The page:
Coal-Fired Power Plant  Chris Willemsen/Getty Images/ThinkStock

The U.S. Environmental Protection Agency (EPA) today proposed Clean Air Act standards to cut carbon pollution from new power plants, an attempt to set the first cap on CO2 emissions from new power plant projects. Some critics of the proposal believe it is too costly to be implemented and would have a significant negative impact on the coal industry in the United States. (See: "Obama rule would block new coal plants lacking carbon capture")

The proposal is the first milestone outlined in President Obama’s June 25 Memorandum to the EPA on “Power Sector Carbon Pollution Standards,” a major part of the President’s Climate Action Plan. Under terms of the proposal, new natural gas-fired turbines would need to meet a limit of 1,000 pounds of CO2 per megawatt-hour, while new small natural gas-fired turbines would need to meet a limit of 1,100 pounds of CO2 per megawatt-hour. New coal-fired units would need to meet a limit of 1,100 pounds of CO2 per megawatt-hour, and would have the option to meet a somewhat tighter limit if they choose to average emissions over multiple years, giving those units additional operational flexibility.

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According to the EPA, these proposed standards will ensure that new power plants are built with available clean technology to limit carbon pollution, a requirement that is in line with investments in clean energy technologies that are already being made in the power industry. Additionally, these standards provide flexibility by allowing sources to phase in the use of some of these technologies, and they ensure that the power plants of the future use cleaner energy technologies — such as efficient natural gas, advanced coal technology, nuclear power, and renewable energy like wind and solar.

In response to recent information and developments in the power sector and more than 2.5 million public comments, including those from the power sector and environmental groups, today’s proposal sets separate standards for new gas-fired and coal-fired power plants.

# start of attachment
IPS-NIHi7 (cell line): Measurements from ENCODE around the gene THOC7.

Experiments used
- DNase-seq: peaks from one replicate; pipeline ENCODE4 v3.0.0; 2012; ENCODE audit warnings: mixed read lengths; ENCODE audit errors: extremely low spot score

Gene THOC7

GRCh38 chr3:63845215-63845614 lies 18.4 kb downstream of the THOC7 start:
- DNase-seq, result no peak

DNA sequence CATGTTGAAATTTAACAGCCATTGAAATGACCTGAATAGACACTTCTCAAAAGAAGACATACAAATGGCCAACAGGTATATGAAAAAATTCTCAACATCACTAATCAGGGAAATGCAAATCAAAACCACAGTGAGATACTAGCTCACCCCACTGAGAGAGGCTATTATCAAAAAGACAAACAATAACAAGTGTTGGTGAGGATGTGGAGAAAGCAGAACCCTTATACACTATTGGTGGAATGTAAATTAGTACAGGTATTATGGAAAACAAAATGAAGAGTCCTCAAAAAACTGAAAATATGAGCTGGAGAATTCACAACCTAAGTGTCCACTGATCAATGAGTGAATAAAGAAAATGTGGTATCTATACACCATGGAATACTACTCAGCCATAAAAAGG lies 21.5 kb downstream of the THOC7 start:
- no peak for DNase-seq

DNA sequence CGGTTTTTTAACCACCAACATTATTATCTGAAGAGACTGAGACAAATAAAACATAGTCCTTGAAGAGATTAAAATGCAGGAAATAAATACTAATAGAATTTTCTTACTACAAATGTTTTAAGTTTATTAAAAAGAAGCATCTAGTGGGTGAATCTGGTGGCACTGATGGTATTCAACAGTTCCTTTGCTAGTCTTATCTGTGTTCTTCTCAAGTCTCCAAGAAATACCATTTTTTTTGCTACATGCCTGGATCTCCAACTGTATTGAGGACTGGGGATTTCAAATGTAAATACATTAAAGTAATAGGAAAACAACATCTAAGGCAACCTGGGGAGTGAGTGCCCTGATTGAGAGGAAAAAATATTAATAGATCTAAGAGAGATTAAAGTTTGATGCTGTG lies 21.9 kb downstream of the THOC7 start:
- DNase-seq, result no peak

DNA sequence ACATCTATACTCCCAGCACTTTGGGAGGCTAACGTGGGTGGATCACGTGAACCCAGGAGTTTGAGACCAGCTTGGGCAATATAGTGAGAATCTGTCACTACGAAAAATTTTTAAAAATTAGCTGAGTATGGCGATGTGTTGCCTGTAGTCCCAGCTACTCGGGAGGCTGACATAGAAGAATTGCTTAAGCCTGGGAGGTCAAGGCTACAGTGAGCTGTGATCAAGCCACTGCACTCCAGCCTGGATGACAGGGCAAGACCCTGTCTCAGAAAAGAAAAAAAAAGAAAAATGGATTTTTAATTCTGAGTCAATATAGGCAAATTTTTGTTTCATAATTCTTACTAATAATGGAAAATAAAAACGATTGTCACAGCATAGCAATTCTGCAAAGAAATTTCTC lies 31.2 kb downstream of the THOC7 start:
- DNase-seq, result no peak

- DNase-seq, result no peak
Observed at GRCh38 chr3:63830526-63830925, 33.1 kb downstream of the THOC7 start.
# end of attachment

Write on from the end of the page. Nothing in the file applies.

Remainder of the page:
Power plants are the largest concentrated source of emissions in the United States, together accounting for roughly one-third of all domestic greenhouse gas emissions. Currently, nearly a dozen states have already implemented or are implementing their own market-based programs to reduce carbon pollution. In addition, more than 25 states have set energy efficiency targets, and more than 35 have set renewable energy targets. While the United States has limits in place for arsenic, mercury and lead pollution that power plants can emit, currently, there are no national limits on the amount of carbon pollution new power plants can emit.

U.S. Energy Secretary, Ernest Moniz, issued the following statement on the proposed EPA Carbon Pollution Standards:

"Today, the Environmental Protection Agency has taken a significant step in implementing President Obama’s Climate Action Plan by releasing its draft rule addressing future power plants. The power sector is a vital part of the solution to addressing climate change, one of the critical global issues of our time; this sector currently contributes about 40% of U.S. greenhouse gas emissions.

"To continue implementing the President’s Plan, the Department of Energy will work with our partners to further increase power plant efficiency across the range of generation types, promote advanced fossil energy technologies such as carbon capture, utilization, and storage (CCUS), and deploy more clean energy. DOE is also working to encourage the growth of advanced fossil energy technologies through a new process for $8 billion in loan guarantees for projects that avoid, reduce, or sequester air pollutants or greenhouse gas emissions. Since the beginning of the administration, DOE has already obligated around $6 billion dollars to advance clean coal technologies–particularly in CCU–that substantially reduce carbon emissions. We are continuing to build on the Administration’s successful energy efficiency standards, which are cutting energy bills for small businesses and families while also cutting carbon pollution. These programs are part of a real all-of-the-above clean energy strategy for a low carbon future where efficiency, coal, natural gas, nuclear and renewable sources all have an important role to play, and can successfully compete in a global marketplace.

"The EPA’s new draft rule is one of many actions the Obama Administration is taking under the President’s Climate Action Plan to cut carbon pollution in America, prepare the U.S. for the impacts of climate change, enable American competitiveness and job creation, and lead other countries in tackling this problem. The Department of Energy is committed to implementing the President’s Climate Action Plan with EPA and our other public and private sector partners."

For more information on the proposed Carbon Pollution Standars, click here.